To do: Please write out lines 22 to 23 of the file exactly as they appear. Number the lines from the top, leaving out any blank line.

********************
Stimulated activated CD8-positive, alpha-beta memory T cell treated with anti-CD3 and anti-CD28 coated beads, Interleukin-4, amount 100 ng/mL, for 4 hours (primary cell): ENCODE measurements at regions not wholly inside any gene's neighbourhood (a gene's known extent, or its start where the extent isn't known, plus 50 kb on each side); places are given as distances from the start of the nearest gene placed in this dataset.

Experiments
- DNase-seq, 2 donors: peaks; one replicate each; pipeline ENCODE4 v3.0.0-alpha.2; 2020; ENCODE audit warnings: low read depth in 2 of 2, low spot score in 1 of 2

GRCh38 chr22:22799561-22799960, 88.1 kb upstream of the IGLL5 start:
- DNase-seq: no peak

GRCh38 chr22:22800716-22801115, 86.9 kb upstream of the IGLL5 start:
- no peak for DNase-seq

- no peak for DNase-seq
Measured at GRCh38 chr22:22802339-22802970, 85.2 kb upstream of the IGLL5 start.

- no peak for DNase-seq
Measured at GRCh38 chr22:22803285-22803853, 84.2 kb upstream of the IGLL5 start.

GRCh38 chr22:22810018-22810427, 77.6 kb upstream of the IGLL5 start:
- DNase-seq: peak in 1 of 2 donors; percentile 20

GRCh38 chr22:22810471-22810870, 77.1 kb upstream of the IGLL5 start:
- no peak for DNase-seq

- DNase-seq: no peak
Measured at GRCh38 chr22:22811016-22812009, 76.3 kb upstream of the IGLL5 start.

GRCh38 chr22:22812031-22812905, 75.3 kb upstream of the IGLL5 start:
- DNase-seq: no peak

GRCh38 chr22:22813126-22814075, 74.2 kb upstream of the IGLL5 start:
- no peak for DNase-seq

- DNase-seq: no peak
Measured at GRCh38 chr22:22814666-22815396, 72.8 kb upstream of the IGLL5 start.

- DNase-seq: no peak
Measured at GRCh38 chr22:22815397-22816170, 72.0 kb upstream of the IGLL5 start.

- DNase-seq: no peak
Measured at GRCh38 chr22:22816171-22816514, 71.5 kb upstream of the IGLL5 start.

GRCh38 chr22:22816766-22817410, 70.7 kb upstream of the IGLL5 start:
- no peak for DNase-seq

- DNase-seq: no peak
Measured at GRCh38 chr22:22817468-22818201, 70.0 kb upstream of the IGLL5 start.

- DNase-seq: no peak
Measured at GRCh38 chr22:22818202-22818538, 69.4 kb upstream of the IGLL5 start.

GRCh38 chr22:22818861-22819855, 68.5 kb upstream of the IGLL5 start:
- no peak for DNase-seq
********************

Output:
- DNase-seq: no peak
Measured at GRCh38 chr22:22814666-22815396, 72.8 kb upstream of the IGLL5 start.